Isaiah T. Montgomery (1847-1924)

Isaiah Thornton Montgomery was an African American leader best known for founding the all-black town of Mound Bayou, Mississippi and for his public endorsement of black disenfranchisement. Montgomery was born enslaved on May 21, 1847 to Benjamin Thornton and Mary Lewis Montgomery on the Hurricane … Read MoreIsaiah T. Montgomery (1847-1924)

Henry Highland Garnet (1815-1882)

Born into slavery near New Markey, Maryland on December 23, 1815, Henry Highland Garnet escaped from bondage via the Underground Railroad with his parents, George and Henrietta Trusty in 1824. After residing briefly in Bucks County, Pennsylvania, the family settled in New York City, New … Read MoreHenry Highland Garnet (1815-1882)

Henry Berry Lowry (ca. 1846-1872)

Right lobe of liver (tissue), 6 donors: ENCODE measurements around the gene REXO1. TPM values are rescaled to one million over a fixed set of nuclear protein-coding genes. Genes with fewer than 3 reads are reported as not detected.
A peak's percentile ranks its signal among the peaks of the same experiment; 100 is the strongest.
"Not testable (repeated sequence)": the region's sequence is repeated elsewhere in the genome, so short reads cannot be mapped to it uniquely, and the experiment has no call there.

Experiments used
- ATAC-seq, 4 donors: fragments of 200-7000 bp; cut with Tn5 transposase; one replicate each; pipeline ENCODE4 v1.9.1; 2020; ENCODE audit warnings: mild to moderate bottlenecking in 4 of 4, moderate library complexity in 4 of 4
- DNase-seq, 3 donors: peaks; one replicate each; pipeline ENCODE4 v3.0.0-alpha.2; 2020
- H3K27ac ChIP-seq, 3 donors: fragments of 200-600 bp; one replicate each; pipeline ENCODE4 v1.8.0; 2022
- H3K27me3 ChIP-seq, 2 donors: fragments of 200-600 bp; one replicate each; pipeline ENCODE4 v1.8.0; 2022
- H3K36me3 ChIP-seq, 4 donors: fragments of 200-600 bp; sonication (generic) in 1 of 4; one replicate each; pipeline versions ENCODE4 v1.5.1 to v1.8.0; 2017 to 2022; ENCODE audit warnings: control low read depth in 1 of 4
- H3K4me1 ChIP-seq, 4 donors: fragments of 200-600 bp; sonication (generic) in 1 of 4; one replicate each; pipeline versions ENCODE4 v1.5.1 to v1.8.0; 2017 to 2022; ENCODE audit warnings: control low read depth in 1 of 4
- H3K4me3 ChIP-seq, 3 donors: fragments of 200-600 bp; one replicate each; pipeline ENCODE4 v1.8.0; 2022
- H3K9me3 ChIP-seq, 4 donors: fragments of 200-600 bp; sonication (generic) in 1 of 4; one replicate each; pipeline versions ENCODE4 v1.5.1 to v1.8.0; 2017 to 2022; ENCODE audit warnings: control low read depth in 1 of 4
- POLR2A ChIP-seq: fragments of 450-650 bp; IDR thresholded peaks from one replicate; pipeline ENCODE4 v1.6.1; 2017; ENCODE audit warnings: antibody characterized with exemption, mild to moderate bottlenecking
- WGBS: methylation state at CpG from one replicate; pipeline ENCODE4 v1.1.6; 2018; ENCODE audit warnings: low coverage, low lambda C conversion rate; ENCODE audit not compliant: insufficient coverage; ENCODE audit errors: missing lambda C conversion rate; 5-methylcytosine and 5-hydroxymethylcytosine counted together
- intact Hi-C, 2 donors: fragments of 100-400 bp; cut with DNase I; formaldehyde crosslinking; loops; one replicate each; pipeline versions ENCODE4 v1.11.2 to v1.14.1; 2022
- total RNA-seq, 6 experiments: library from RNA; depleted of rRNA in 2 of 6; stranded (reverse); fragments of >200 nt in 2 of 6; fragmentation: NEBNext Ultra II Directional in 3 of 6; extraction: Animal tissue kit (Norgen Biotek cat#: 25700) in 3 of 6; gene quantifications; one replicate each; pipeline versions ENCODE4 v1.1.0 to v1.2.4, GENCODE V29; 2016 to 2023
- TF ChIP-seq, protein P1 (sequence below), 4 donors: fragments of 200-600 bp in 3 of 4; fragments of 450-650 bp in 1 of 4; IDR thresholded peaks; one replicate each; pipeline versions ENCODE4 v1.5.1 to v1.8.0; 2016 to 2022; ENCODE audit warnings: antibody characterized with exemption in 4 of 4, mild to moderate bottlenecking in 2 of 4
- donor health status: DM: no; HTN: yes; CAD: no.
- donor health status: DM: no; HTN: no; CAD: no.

In 1853, the Lumbee Indians, a triracial people who are descendants of several southeastern Indian tribes, whites, and African Americans, named themselves after the Lumber River, which flows through their homeland in North Carolina.  According to the Lumbee historian Adolph Dial, they are also descended … Read MoreHenry Berry Lowry (ca. 1846-1872)

George Washington Woodbey (1854-?)

Born into slavery on a plantation in Tennessee, George Washington Woodbey was largely self-educated and as young man supported himself as a miner and factory worker before becoming an ordained minister in 1874, and pastoring churches in Kansas, Missouri, and Nebraska. By the mid-1880s Woodbey, … Read MoreGeorge Washington Woodbey (1854-?)

George Henry White (1852-1918)

George H. White served as a member of the fifty-fifth and fifty-sixth United States Congresses (March 4, 1897-March 3, 1901) from North Carolina’s Second Congressional District during what historian Rayford Logan has termed the nadir in race relations for the post-Reconstruction South. Born in Rosindale, … Read MoreGeorge Henry White (1852-1918)